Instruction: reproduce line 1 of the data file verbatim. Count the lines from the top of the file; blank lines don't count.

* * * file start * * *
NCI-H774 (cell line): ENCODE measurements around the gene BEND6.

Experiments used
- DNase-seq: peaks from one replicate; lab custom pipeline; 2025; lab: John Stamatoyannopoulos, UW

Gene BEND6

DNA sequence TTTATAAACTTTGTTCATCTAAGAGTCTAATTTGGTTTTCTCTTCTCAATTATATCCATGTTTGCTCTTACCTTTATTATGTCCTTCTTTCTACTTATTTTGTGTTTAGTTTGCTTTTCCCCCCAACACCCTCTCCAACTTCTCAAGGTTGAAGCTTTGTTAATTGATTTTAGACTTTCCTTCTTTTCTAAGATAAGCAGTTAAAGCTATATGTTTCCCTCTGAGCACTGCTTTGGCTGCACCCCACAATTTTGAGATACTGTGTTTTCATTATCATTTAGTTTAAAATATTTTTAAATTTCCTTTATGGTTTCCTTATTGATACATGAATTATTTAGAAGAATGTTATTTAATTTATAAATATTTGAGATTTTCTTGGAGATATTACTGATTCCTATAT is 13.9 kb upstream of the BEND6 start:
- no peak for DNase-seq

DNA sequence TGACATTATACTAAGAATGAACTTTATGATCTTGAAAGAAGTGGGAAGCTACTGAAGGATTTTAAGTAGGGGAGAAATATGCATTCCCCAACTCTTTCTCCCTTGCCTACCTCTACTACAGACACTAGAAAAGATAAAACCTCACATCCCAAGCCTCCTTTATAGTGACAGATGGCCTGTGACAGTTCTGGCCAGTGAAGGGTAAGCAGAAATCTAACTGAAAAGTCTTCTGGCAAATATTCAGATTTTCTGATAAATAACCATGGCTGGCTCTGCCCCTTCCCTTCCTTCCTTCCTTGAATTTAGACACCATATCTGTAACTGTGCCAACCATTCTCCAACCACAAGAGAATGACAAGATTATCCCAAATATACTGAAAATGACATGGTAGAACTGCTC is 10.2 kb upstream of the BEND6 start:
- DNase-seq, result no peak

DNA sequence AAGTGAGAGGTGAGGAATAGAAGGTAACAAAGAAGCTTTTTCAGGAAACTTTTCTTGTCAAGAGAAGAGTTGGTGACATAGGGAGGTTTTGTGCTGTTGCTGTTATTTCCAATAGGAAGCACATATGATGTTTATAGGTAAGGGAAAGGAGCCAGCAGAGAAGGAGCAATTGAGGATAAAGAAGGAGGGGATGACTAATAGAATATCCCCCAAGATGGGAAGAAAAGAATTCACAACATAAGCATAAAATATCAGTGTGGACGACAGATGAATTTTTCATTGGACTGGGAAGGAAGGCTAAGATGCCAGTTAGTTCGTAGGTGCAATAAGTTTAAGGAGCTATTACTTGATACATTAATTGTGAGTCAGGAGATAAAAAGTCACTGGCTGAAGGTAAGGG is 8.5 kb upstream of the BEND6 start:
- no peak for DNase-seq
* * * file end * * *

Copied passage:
NCI-H774 (cell line): ENCODE measurements around the gene BEND6.